I set the hardback down on a shelf, looking forward to catching up with it later then went about my day. At one point my thoughts returned to my new ‘old’ book and I remembered that I had initially heard it being read on that most brilliant and simply formatted of children’s TV programmes, Jackanory.
For those not familiar with the programme, every tea time, for a week, Mon-Fri, a famous actor would read a serialised story, doing all the voices, sometimes straight to camera, sometimes over stills of the book’s illustrations. Then the following week, another book, a different actor. It was a dead simple, dead effective and entertaining way of getting kids interested in books.
The storyteller for The Founding of Evil Hold School had been the late great Kenneth Williams, another Carry On regular, whose oft impersonated ”Ooh matron” he had famously delivered to Hattie Jacques, whose brother, as I mentioned earlier, had illustrated the book. Neat. I like those little trivial links.
I recall being enthralled, tea on my lap, as Williams’ snide nasal tones drew me in, and made me want to read the story again myself. And so, off I’d trotted with my mum to Sheffield City Library , (in the then, West Riding of Yorkshire), where I proceeded to borrow, read, renew and re-read the book several times over. But I had never actually owned my own copy. Until now…
And so to bed, and my much-anticipated re-acquaintance with The Founding of Evil Hold School. I opened the book, and began gazing upon sentences that I had not gazed upon for the best part of half a century. But it stank.
I don’t mean that plot or the writing style was bad. I mean it literally stank. The pages honked something awful. Like a smelly old dog who’d been rolling around in bin juice, with a top note of rotten-eggy, school laboratory whiff. Most unpleasant. And my fingers smelled of it now, too.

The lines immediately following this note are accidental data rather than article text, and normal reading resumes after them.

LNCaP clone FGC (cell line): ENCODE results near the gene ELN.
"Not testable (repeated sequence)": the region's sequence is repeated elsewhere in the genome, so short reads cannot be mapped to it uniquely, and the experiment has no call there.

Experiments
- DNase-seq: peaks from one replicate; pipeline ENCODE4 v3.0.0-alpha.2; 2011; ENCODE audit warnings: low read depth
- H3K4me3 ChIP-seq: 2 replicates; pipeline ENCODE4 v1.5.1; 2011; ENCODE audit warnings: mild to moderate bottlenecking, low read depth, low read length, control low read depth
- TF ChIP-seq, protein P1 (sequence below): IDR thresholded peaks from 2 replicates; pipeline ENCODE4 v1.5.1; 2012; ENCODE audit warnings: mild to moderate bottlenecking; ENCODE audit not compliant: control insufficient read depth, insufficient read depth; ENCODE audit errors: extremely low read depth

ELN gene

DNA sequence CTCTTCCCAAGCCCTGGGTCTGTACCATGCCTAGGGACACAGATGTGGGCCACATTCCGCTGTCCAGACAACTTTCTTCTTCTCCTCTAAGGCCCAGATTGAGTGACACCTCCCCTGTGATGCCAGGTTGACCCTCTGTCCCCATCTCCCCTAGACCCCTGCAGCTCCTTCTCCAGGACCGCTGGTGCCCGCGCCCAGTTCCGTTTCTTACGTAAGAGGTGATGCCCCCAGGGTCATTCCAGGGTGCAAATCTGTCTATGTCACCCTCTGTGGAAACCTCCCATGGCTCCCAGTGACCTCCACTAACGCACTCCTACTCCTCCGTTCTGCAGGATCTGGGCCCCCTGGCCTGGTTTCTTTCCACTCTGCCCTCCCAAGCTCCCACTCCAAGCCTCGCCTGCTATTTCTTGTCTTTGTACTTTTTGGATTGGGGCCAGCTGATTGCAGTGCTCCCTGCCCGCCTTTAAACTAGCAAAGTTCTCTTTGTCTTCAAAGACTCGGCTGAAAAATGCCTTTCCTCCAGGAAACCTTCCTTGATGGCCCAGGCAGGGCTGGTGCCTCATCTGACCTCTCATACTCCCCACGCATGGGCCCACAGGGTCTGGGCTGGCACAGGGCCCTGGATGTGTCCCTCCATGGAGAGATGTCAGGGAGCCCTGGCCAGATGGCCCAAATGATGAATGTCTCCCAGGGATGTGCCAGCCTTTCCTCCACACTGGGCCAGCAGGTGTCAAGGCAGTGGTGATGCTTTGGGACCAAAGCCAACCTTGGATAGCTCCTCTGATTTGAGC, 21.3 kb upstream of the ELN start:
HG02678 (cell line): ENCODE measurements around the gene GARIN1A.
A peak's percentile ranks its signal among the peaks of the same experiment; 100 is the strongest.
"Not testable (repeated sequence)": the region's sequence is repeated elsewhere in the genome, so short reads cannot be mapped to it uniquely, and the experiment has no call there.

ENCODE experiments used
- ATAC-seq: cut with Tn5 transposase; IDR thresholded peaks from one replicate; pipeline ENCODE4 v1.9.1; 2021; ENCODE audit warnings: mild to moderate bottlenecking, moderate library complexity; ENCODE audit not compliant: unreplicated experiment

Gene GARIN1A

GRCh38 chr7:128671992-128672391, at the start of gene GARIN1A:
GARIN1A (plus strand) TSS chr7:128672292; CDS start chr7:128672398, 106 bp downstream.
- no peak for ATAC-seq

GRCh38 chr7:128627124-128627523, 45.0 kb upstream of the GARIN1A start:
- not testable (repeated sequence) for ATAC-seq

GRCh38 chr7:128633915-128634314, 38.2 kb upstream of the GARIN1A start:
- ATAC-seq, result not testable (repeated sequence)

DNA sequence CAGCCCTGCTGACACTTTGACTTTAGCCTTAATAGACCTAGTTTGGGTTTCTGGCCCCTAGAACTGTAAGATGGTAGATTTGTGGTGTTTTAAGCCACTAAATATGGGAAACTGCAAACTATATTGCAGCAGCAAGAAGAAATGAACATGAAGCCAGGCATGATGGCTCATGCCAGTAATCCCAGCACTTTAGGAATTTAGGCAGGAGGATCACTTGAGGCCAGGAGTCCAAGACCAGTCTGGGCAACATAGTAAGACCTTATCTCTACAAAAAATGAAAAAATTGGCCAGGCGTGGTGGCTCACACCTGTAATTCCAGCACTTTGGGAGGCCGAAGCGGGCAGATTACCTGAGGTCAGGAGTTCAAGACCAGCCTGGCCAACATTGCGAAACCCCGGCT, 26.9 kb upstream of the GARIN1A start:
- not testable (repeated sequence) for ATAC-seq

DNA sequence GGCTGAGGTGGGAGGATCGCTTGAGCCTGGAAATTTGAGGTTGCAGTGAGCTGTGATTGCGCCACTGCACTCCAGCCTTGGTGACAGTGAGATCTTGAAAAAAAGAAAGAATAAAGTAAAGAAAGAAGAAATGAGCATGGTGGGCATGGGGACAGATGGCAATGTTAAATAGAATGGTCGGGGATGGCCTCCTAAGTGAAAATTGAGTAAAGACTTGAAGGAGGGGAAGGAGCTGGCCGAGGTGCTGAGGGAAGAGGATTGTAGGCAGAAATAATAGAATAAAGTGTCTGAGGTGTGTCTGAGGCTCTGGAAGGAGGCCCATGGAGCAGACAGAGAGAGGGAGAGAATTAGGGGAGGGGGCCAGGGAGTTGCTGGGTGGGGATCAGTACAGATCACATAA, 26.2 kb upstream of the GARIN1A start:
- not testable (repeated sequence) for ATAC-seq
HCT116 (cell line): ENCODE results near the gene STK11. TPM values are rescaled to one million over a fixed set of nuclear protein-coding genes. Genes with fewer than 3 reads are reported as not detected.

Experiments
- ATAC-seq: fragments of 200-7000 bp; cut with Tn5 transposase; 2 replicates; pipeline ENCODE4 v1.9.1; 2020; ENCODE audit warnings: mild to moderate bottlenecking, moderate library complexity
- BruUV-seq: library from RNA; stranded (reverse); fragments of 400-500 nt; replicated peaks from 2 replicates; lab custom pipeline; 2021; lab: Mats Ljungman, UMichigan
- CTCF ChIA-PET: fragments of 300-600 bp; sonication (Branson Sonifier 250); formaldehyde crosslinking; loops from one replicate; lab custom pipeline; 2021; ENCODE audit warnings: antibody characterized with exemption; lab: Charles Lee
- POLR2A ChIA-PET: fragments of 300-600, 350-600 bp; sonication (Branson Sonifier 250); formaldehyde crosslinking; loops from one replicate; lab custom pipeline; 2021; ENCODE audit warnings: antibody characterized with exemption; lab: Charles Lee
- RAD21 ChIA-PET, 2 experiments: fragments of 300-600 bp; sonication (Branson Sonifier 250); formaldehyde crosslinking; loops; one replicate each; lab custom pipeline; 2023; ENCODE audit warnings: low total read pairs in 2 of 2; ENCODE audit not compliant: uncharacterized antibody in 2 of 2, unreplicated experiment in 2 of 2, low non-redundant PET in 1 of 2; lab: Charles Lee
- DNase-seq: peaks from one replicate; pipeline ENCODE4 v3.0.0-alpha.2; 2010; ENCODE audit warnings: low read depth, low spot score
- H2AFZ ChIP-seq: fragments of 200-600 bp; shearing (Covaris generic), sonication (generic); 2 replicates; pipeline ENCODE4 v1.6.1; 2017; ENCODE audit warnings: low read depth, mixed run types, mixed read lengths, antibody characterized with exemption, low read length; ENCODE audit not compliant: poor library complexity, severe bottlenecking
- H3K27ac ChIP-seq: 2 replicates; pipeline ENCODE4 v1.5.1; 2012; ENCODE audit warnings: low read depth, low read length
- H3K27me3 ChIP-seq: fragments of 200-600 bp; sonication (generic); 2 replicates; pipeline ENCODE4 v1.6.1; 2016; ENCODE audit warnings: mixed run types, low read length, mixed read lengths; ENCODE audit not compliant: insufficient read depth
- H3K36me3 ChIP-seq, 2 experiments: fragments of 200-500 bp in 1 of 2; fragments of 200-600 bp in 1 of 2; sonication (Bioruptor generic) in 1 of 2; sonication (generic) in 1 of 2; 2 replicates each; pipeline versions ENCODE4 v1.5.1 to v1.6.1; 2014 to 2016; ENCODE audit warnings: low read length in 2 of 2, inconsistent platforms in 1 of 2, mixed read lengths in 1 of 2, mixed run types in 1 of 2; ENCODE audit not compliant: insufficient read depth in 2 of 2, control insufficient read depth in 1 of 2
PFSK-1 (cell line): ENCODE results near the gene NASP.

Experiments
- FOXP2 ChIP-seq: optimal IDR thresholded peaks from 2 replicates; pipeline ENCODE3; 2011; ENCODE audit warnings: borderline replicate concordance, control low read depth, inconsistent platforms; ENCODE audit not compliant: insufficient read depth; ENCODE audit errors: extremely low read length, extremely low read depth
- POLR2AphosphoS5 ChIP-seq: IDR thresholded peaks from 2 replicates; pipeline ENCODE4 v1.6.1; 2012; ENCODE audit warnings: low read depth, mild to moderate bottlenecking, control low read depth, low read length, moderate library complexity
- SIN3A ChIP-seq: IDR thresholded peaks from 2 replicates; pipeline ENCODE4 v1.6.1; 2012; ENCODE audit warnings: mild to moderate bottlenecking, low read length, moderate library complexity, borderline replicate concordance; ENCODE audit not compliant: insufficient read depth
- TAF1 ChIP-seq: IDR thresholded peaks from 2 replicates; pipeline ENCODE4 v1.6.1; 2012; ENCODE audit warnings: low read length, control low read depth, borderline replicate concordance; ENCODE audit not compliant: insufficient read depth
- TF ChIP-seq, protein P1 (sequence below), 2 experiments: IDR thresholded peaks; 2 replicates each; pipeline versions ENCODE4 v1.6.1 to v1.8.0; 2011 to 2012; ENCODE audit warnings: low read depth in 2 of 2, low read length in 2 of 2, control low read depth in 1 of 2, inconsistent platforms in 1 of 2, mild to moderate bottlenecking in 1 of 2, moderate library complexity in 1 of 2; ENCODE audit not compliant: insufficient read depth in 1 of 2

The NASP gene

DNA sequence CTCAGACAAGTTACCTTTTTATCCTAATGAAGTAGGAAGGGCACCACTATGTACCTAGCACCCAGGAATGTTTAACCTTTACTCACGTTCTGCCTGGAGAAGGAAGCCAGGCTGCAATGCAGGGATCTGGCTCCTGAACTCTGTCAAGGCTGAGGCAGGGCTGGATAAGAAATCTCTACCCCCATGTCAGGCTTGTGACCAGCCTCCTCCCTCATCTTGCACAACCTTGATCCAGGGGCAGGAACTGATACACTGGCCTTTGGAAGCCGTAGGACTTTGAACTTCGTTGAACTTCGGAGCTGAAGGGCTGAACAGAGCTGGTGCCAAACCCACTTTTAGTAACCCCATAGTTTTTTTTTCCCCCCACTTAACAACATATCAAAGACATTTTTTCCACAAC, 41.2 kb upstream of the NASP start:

I began to wonder where exactly this book had been residing these past years, to have become imbued with such foulness. Had there been, I wondered, in the ‘thridings’ of Yorkshire, in June 1973, a child who had returned this book to the library having undergone a series of misfortunes on the way, involving dirty old dogs and bin juice? And then, after the boundary changes, maybe a new child-unfreindly Library manager had it banished to the vaults, lest it caused olfactory offence to the good folk of the ‘new counties’ of Yorkshire..I managed a chapter and a half before dropping it down by the side of the bed.
A quick Google the following day elicited several suggested methods for getting bad pongs out of old books. Who knew? Indeed, it seems that there are many others out there, asking for help with refreshing their aged and rank volumes. And there’s no shortage of tips involving all manner of stuff. Cornflour, vinegar, newspaper, talcum powder, and plastic bags are all recommended and sworn by. Not all at once, I hasten to add.
In the end, time did the trick. The book gradually adapted to it’s new home, and I eventually re-read and enjoyed it again.
There is however a slightly sour footnote to my story, as I subsequently learned that Nikolai Tolstoy, author of my treasured childhood story, joined UKIP in 1996 and stood for election for them in 2010.
Now that really does stink..